This case had been developed mainly for MBA and EMBA students, with the main teaching objective being to understand the challenges of growth. The students will also be exposed to the dynamic Chinese business environment and the dreams, innovativeness and decision-making behaviors of Chinese entrepreneurs, even in such a traditional industry. An audio-visual support, including an introduction to the company, the restaurants and the dishes, and two interviews with Ms. Zhang Lan is available to instructors.


Diffusion of Innovative Teaching Method: Case of The Heritage School (A) and (B)   

Meeta Dasgupta & Arun Sahay 

This case comes in two parts: case (A) and (B). It traces the journey of The Heritage School, Gurgaon (India) from 2003, when  the school was deliberating to launch an innovative teaching methodology in the junior school to 2007 when the school had to make a decision whether to extend the teaching methodology to the senior school. The new teaching methodology based on experiential and project based learning, questions the relevance of the conventional teaching methodology which was based on memorization of content. The case highlights the changing opinion and attitude of the teachers and parents, towards the new teaching methodology. It also deals with how the school management went about implementing the innovative teaching methodology. The case allows students to examine the fundamental challenges in diffusion or acceptance of innovation by potential users. It aims to discuss the dynamics of the innovation and diffusion process, and the factors which drive or hinder the process of diffusion.


Knowing When to Merge: A Small IT Business in Korea Considers Its Options

Chan-Soo Park

This case study focuses on how a Korean software firm, CCMedia, executed a successful global strategy by merging with its technology partner to gain access to international markets. The case study also reviews the key challenges CCMedia faced after the merger. Intangible assets, such as IT technology, could allow CCMedia to earn overseas capital investment through the merger. With capital and human resources backup from IT Inspire Inc., its former technology partner, CCMedia could enter foreign markets. This case examines the transformation of a strategic technology alliance to a hierarchical structure as a result of a merger. It shows that technology-related alliances could play an important role in possible takeover activities. It provides insights into strategies that technology-based small businesses in Korea could follow to enter international markets.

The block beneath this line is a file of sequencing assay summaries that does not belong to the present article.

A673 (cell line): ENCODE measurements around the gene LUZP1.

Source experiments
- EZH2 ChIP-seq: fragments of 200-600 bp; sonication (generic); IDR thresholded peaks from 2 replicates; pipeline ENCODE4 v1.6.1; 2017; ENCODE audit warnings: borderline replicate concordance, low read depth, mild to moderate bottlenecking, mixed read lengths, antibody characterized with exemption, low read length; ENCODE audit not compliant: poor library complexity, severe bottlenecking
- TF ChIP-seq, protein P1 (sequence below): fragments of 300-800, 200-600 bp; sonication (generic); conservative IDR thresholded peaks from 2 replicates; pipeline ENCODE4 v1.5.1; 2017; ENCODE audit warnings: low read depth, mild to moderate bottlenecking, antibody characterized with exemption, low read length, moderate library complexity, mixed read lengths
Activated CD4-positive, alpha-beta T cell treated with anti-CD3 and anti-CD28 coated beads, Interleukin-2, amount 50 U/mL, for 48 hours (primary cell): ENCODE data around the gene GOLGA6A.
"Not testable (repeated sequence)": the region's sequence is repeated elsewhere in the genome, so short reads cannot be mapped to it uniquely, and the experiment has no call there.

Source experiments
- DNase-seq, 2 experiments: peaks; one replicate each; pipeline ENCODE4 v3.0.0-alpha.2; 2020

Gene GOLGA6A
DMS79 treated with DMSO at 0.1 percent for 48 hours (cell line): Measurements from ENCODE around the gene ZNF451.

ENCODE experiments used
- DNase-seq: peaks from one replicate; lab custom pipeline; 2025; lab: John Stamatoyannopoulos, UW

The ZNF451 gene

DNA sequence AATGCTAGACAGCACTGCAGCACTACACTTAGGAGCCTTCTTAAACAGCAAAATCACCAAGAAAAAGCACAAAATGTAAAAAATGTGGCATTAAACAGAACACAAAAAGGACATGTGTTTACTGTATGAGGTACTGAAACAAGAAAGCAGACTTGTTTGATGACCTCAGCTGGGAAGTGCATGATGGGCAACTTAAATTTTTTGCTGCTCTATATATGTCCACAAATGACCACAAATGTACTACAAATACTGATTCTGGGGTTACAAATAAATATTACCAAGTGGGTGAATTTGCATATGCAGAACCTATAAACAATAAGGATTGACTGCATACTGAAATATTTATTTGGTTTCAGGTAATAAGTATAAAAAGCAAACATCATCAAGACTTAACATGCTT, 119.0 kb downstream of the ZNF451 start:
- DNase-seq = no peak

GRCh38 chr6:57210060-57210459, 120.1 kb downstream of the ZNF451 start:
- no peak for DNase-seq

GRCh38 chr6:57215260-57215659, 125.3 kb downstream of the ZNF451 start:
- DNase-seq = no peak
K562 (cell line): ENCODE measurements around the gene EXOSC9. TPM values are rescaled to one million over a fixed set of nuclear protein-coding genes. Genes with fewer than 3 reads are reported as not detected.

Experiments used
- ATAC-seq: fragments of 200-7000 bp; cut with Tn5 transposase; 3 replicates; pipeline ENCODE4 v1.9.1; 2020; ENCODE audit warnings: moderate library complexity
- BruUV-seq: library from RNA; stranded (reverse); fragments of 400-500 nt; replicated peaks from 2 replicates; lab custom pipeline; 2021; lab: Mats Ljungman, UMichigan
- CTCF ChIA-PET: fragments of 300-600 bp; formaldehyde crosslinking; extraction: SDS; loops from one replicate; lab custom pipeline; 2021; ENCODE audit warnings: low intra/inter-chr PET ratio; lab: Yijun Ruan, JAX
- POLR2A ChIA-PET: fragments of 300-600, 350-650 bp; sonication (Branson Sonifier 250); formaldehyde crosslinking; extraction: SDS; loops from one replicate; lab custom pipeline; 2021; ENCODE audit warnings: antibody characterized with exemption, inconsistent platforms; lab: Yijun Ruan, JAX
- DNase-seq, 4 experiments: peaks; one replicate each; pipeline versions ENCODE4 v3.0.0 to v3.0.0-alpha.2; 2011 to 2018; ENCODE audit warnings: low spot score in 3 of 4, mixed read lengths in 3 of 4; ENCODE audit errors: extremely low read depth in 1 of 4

Aroc Limited: Launch and Closure of a Ready Mix Cement Plant

Margie Parikh

Arco Limited was a Projects and Infrastructure-sector conglomerate. Some of its key officials believed that entering the Ready Mix Cement (RMC) could be beneficial for Arco and planned entry into the manufacturing of RMC through its subsidiary, EG Ltd. (EGL). A feasibility report was ordered in 2004 on the basis of preliminary market leads which included detailed survey reports. Kolkata was identified as one of the locations for the business where high growth potential was sensed. Projections were made for demand and cost components. Government-prescribed formalities associated with starting the business were identified. Two alternate locations for Kolkata were identified and one of these two was recommended. Cement was one critical component for the business but the company did not have its own source of cement. One strategic option recommended was to tie up with one of the cement companies on back end. Alternatively, since the conversion of potential demand into orders depended upon construction projects, a tie up with a construction company on the front end could also be possible. There was a delay of a year in commissioning the plant and thereafter a number of factors caused the projections to be revised. The senior General Manager rejected and returned the revisions in the estimates apparently because of the managerial failure to foresee the market realities. After a few months’ operations and losses, EGL closed down the RMC operations and rented it out because ‘it was actually a stupid decision.” This case deals with challenges in decision making in uncertain environments.